Page:EB1922 - Volume 30.djvu/58

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gave a standard anemometer which is easily maintained and reproduced and which is accepted throughout the world.

The essential parts of the anemometer are an open-ended tube facing the air current and a parallel walled tube with its axis along the wind, the walls of the tube being perforated by small holes. The open-ended tube is usually referred to as a " pitot " tube, the name being that of one of the early users, whilst the perforated tube is designed to give what is called " static pressure." If the perforations of the static pressure tube be some six diameters behind the closed end it appears that all such tubes give the same reading, independent- ly of size from a fraction of a millimetre upwards, and that the pres- sure inside the tube is the same as that on a body moving with the air stream. The pressure in the pitot tube is higher than that in the static-pressure tube and the difference, being due to the motion of the air and the stoppage of a central stream by the pitot tube, is usually referred to as " dynamic pressure " or " pitot head." The size of the pitot tube is unimportant and there is little difficulty in reproducing the standard tubes so that they agree with each other within a fraction of I %. This represents generally the order of accuracy of aerodynamic measurements, but for certain simple com- parisons of force and speed an accuracy of l /s % is attainable.

The experiments on the whirling arm at the National Physical Laboratory showed that the dynamic pressure of the anemometer was proportional to the square of the speed through the air. On physical grounds it is known that the dynamic pressure is also pro- portional to the density of the air. So long as the compressibility of the air does not enter into the effects of motion, the constant of proportionality is found to be equal to one-half, with a probable error of the order of Vio % The extreme range of speed was from a few in. per sec. to 50 ft. per second. On the principles of dynamical similarity, to be explained later, experiments at a speed of 20 ft. per sec. in water can be used to give information as to what happens at a speed of 250 ft. per sec. in air. Using the William Froude National Tank for the purpose, the dynamic pressure of the " pilot-static " tube anemometer has been calibrated to within I % up to speeds of 250 ft. per sec. in air.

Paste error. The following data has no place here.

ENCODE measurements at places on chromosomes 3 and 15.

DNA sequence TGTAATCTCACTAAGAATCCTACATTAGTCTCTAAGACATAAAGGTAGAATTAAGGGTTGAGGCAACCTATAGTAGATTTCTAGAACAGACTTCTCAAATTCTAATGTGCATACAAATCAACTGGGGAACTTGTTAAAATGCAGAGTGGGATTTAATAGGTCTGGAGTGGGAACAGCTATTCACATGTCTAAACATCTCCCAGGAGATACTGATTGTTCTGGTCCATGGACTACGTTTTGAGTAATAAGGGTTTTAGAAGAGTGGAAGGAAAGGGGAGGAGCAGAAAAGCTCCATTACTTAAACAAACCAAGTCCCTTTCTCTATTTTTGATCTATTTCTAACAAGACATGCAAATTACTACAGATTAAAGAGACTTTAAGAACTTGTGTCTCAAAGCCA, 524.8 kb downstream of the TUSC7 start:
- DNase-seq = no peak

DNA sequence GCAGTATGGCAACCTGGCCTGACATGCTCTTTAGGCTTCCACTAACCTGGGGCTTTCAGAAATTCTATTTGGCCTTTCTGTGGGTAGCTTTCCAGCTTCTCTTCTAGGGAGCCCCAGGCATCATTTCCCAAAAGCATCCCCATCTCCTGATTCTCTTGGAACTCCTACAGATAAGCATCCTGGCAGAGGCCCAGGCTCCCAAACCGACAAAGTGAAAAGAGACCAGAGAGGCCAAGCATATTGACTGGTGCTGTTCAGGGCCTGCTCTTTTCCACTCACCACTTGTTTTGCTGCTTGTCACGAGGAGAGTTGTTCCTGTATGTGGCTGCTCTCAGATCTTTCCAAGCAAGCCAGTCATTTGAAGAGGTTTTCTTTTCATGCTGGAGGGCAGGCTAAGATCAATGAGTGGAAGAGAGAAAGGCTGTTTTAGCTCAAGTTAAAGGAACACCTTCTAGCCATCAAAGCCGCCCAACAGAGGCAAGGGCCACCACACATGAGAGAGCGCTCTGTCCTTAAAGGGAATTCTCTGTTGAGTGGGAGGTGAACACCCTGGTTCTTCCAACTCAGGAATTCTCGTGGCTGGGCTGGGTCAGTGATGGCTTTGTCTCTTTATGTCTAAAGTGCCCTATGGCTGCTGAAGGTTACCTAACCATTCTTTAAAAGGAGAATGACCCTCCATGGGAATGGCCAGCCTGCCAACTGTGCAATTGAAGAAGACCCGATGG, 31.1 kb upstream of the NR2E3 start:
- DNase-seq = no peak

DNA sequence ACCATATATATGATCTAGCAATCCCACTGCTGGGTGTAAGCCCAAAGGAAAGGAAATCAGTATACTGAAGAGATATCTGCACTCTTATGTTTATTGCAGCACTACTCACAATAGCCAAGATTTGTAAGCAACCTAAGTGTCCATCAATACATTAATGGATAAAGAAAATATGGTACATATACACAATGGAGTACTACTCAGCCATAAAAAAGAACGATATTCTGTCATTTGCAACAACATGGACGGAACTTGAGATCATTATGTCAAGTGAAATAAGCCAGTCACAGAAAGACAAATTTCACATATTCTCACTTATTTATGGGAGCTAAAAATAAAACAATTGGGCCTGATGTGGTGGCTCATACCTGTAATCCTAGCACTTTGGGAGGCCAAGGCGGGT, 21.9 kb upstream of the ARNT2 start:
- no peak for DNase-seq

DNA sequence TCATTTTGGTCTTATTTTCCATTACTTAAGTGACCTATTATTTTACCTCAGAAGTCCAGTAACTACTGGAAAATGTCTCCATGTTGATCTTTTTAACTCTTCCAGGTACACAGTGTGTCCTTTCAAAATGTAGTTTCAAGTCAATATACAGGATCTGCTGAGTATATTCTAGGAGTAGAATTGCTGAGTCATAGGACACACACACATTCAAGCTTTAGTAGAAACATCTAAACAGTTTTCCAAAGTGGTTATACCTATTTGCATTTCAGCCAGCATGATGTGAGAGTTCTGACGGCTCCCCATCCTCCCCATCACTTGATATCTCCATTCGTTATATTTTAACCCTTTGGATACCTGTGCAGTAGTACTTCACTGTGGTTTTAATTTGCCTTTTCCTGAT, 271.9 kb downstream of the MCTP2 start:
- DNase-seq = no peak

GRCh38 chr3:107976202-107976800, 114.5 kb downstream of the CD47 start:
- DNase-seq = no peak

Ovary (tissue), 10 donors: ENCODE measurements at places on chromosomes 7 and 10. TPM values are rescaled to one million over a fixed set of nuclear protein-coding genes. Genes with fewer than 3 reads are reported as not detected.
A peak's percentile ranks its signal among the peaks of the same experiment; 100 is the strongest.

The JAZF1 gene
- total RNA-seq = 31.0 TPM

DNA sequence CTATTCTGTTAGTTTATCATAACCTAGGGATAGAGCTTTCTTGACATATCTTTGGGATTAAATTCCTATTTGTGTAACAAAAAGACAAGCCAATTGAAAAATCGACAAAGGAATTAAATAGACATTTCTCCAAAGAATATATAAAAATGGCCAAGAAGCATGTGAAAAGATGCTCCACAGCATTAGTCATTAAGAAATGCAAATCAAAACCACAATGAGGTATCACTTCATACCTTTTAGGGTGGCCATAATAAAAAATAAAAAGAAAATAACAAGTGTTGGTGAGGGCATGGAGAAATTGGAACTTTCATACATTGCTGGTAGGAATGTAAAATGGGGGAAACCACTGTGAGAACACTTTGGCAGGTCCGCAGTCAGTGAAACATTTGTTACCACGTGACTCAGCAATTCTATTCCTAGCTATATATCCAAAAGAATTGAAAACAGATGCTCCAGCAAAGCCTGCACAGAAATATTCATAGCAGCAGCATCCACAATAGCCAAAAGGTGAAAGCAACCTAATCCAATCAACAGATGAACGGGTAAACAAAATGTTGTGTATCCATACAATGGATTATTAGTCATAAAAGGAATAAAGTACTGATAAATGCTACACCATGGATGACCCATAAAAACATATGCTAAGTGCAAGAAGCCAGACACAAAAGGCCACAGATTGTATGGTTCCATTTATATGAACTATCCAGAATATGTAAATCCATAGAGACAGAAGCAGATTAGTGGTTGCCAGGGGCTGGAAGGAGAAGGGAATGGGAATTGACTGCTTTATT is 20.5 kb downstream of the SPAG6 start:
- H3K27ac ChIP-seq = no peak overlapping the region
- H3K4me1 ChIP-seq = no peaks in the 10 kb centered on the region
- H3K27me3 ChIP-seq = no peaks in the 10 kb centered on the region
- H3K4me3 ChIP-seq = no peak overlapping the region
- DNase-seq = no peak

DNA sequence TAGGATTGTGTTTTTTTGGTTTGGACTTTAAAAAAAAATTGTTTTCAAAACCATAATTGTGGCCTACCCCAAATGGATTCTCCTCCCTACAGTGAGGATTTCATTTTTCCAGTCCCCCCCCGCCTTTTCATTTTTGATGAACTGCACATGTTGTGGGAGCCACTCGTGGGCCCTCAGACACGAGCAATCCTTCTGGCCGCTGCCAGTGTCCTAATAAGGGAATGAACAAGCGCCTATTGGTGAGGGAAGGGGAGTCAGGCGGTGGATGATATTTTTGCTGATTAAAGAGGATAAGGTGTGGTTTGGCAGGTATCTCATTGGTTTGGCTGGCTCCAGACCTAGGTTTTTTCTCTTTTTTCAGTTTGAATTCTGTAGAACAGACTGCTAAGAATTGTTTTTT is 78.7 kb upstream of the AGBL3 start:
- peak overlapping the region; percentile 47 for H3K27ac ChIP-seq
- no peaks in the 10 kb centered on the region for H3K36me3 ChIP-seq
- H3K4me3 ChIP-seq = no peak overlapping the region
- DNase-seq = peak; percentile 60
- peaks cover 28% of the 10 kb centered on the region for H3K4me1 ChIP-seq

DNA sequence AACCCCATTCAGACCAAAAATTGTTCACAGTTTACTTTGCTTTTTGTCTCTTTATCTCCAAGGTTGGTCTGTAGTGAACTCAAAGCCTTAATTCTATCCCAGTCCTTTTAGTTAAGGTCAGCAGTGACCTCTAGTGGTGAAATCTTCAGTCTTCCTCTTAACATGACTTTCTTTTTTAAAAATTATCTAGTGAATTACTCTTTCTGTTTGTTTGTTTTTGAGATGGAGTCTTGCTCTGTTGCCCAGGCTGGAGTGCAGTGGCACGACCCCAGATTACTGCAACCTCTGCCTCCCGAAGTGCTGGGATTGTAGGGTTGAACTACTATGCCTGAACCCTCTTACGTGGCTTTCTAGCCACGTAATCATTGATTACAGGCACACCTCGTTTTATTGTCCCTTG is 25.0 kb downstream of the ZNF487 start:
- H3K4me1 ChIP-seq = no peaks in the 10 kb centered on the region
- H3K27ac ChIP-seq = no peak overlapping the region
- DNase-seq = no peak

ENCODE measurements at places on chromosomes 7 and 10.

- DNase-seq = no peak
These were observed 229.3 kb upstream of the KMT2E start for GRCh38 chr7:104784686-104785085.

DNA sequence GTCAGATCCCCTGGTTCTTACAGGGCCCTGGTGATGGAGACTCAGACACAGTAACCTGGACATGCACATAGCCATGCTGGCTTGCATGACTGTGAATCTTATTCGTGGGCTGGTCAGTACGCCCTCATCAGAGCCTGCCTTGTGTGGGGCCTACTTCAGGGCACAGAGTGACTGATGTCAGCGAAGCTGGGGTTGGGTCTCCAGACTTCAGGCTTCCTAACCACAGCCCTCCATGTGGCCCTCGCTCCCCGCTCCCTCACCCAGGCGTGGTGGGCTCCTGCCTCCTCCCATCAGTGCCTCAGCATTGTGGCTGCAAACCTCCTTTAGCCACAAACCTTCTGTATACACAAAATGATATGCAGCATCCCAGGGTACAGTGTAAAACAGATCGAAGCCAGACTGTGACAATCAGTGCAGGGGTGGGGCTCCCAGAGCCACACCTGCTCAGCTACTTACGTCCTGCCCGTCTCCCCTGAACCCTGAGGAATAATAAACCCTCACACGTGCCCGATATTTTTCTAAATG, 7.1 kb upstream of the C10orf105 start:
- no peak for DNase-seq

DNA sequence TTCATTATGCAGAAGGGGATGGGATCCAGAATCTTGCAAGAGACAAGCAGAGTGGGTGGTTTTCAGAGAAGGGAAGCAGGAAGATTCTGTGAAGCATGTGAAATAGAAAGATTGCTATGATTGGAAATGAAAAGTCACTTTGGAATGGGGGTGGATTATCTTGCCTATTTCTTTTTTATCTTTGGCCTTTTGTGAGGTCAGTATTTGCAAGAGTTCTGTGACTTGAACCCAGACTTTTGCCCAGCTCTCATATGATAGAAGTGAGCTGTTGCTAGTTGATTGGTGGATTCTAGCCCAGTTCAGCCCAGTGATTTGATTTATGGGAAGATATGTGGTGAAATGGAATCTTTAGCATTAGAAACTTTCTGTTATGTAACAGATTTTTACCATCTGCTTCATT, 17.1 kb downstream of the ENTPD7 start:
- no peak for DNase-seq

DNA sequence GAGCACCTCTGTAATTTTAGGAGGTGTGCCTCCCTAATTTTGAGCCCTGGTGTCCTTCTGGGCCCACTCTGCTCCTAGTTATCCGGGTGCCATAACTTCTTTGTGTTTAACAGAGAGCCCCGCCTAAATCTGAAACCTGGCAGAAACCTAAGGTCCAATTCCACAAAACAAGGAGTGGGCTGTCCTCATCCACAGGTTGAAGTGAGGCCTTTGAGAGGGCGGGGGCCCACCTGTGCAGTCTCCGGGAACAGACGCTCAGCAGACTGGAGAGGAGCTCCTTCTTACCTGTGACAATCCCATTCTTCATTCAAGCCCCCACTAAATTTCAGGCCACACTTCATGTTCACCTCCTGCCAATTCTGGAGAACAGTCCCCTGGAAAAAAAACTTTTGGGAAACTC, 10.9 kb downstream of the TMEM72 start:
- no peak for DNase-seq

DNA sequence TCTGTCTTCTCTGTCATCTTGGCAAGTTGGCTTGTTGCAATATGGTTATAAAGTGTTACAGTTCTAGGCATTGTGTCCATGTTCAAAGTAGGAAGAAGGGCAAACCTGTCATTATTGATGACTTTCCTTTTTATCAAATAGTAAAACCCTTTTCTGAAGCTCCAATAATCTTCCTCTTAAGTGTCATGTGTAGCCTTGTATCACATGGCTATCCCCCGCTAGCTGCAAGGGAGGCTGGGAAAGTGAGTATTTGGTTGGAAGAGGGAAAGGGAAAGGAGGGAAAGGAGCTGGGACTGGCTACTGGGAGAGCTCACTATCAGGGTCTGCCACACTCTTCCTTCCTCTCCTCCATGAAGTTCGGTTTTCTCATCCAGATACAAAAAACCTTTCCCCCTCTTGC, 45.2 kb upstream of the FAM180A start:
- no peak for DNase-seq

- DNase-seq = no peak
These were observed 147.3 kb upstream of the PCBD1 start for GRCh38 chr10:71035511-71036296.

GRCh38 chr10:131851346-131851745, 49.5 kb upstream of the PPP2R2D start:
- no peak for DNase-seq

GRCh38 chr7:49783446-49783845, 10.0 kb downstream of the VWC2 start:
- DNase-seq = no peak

Over the whole of this range the formula for dynamic pressure given by


is an accurate representation of observations on the pitot tube anemometer. In this formula, p is the pressure in force per unit area, p the mass of unit volume, v the velocity of the air past the pitot and a the velocity of sound in undisturbed air at the place. So long as all the quantities are measured in a self-consistent set of dynamical units the equation is satisfied. The second term in the bracket will be seen to be small in comparison with the first up to speeds of 200 ft. per second. The velocity of sound being a little more than 1,000 ft. per second it will be seen that the second term is less than I % of the first within the range considered. This I % is a measure of the effect of the compressibility of air and illustrates a general rule that, for the purposes of aeronautics, air may be considered as an incompressible fluid. The statement is far from true as applied to the motion of a shell fired at usual velocities and may need modifica- tion in aeronautics when applied to airscrews. In ordinary practice the tip speed of an airscrew is upwards of 600 ft. per sec. and a few experimental forms have been made to reach tip speeds of 1 ,200 ft. per second. In the former case the effects of compressibility have not yet been disentangled from other effects, whilst in the latler some preliminary observations show marked changes of type of flow as a result of high speed and the introduction of modifications due to compressibility of the air.

Dynamical Similarity. The understanding of the laws of air motion in aeronautics and gunnery has been greatly assisted by the theory of dynamical similarity. An early formula was given by Lord Rayleigh 1 and had a marked influence on prog- ress, not only in Britain but abroad. In the later publications of the Advisory Committee for Aeronautics numerous references are made to aeronautical applications of the principle.

All the world is familiar with the idea of similarity in some form or other and there is little difficulty in appreciating the statement that human beings are similar to each other or, more accurately, are nearly similar; the horse would not be included so readily in the category of animals similar to man. The idea of dynamic similarity extends to motions what is more usually applied only to concrete bodies. Motions may be exactly similar, nearly similar, or very different, and in the case of an invisible fluid like air the eye is no guide to comparison. It is true that air may be coloured by smoke and the motion followed and that some work has been carried out on such basis. When it is found, however, that the fluid may be changed without loss of essential characteristics of the motion, a new line of attack is opened and